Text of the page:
synthetic marijuana photo

While our country is still plagued with the opiate crisis, there is another dangerous drug that’s falling into the hands of our kids at a fast pace, that is, synthetic marijuana. A harmful message is sent to our younger generation as states pass the legalization of marijuana, offering it as a harmless and safe drug. The problem worsens when our young people believe synthetic marijuana is the same as natural marijuana. They do realize nothing could be farther from the truth. Young people across the country are becoming critically ill and died after having synthetic marijuana, even after their first time using it.

Synthetic marijuana is commonly referred to as “Spice” or “K2” and is a combination of herbs and spices. These spices have been coated with a synthetic compound chemically similar to THC, which is the psychoactive ingredient in marijuana. The chemical compounds typically include HU-210, HU-211, JWH-018, and JWH-073, but there are countless more as chemists “tweak” the formula in an attempt to stay ahead of the law.

Users and sellers must know that “tweaking” the compound make-up of a drug is still illegal. The altered substance might be a new formula, also known as an analog, but it comprises similar chemical compounds to people that are banned and therefore still prohibited under the Federal Analogue Act, 21 U.S.C., Section 813. An analog of a medication is a created variation that’s chemically or pharmacologically similar to an original or established formula (another present analog.) A controlled substance analog shall, to the extent intended for human consumption, be treated for any Federal law, as a controlled substance in schedule I. The vast majority of states have also implemented analog state laws to combat the abuse and sale of synthetic drugs, as well as the existing Federal regulations.

Synthetic marijuana is commonly purchased in head shops, tobacco shops, gas stations, and over the internet. It is often marketed as incense or “fake weed”, and the packaging is labeled “Not for Human Consumption.” The synthetic marijuana chemists erroneously believe selling the product as incense or potpourri will protect them from federal prosecution. Synthetic marijuana street names include Bliss, Black Mamba, Bombay Blue, Fake Weed, Genie, Mojo, Scooby Snax, Spice, Zohai, and others.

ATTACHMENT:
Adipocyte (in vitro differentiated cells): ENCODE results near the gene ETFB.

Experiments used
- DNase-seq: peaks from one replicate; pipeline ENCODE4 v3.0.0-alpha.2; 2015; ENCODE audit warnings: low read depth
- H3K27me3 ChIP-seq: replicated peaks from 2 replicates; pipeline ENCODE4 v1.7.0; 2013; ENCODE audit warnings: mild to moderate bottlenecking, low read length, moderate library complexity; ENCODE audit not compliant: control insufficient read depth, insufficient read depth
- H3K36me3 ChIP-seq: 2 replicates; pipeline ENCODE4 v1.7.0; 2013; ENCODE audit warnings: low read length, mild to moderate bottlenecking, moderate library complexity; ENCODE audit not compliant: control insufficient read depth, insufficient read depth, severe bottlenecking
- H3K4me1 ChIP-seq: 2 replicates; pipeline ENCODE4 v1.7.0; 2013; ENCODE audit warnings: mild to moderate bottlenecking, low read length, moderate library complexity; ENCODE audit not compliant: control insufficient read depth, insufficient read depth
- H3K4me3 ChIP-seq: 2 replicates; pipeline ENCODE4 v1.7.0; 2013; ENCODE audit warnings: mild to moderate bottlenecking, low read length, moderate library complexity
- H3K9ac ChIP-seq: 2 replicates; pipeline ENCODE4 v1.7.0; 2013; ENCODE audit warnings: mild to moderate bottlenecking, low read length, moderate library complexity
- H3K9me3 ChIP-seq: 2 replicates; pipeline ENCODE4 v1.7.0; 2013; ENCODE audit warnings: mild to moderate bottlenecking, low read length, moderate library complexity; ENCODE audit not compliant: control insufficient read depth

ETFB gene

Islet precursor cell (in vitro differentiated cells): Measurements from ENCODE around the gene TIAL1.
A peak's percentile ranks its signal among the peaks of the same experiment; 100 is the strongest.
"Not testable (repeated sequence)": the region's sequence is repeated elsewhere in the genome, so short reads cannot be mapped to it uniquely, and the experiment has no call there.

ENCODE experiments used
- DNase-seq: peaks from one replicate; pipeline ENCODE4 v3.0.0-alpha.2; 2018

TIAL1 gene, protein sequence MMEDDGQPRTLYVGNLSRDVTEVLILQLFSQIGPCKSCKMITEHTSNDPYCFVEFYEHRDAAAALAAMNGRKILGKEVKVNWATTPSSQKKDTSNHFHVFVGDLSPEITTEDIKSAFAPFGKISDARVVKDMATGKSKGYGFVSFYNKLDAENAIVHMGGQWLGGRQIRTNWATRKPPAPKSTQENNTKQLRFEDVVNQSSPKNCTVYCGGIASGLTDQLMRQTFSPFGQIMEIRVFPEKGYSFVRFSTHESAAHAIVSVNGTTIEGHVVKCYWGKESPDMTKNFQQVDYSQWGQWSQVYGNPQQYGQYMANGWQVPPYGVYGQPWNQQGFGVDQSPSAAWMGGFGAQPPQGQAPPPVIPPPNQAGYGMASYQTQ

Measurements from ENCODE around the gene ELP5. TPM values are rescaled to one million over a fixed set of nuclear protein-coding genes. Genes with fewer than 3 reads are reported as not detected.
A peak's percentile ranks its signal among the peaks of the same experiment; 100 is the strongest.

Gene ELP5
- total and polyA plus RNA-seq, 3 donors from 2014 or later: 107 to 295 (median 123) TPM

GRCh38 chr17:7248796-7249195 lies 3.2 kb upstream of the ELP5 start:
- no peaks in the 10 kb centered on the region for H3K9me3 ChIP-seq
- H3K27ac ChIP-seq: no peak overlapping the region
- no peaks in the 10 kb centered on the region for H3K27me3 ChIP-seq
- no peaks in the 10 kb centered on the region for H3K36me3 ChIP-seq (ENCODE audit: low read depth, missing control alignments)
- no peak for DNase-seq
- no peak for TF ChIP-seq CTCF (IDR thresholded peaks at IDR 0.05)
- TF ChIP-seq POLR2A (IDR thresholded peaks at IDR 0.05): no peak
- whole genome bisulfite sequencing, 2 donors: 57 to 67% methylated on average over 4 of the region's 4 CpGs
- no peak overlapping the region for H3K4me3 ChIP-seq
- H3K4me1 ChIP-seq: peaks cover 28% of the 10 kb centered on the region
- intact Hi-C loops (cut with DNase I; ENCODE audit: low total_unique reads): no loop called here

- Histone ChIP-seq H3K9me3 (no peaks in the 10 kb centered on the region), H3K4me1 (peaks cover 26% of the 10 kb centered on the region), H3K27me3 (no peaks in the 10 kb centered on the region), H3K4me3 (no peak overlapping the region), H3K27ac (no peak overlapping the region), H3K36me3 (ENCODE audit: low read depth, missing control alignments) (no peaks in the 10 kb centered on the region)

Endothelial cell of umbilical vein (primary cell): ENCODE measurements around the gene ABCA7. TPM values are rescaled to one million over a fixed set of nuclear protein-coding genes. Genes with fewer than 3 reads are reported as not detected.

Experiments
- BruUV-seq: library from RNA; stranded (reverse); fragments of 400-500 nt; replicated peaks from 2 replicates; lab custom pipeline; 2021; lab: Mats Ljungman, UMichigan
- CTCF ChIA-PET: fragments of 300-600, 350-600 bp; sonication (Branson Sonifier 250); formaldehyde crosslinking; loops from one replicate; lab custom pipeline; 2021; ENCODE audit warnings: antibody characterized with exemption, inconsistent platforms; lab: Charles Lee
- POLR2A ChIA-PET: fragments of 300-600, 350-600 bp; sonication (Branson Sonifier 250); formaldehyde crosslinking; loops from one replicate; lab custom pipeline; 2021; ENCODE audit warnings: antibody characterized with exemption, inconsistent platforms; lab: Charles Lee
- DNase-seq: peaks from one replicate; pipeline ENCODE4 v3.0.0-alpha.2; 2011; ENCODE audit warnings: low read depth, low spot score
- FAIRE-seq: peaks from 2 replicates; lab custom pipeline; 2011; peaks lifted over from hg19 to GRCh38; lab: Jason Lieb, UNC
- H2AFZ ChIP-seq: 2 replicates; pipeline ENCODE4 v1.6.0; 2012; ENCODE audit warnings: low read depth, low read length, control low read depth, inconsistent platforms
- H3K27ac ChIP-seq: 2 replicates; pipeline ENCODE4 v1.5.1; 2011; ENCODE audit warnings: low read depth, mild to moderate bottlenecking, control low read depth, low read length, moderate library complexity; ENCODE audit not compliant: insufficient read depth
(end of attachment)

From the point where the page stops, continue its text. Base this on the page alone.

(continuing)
The chemists who produce these synthetic cannabinoids do this by spraying chemicals on shredded plant and herb material. As a result of the reactions between the chemicals and plant substances, some synthetic cannabinoids can be up to 100X more potent than natural THC. These chemicals are often not products intended for human consumption and undiluted, many are lethal. The use of these chemicals causes a substantial number of dangers and negative side effects such as high blood pressure, blurred vision, heart attack, nausea, seizures, hallucinations, severe anxiety, paranoia, violent behavior, and departure.

Synthetic marijuana is typically sold in a colorful pack comprising a dried brown or green plant material. However, as “vaping” and using e-cigarettes utilizing liquid variations of tobacco substitutes increases in popularity, an increase in the marketing of liquid forms of synthetic marijuana was noticed. Internet sites sell liquids to be vaporized and inhaled in e-cigarettes and other devices, which are other kinds of synthetic marijuana.

Parents should monitor their children’s behavior and have discussions with their kids about the dangers of synthetic drugs and send them to an addiction treatment center if needed, call this rehab hotline. Irrespective of the legal issues involving natural and synthetic marijuana, the statistics show marijuana is the most highly abused drug among adolescents and is a gateway drug to the dependence of prescription and street drugs in the future, including heroin.

Parents and teachers should monitor their children when making any online purchases, or purchase items from local small shops. Some stores may keep the synthetic weed out of sight to prevent law enforcement, but offer to sell it from behind the counter. When faced, if a child or pupil possesses a package labeled “Not for Human Consumption”, the material ought to be seized and turned over to the local authorities. The dangers of synthetic drug use cannot be overstated to kids and other potential users.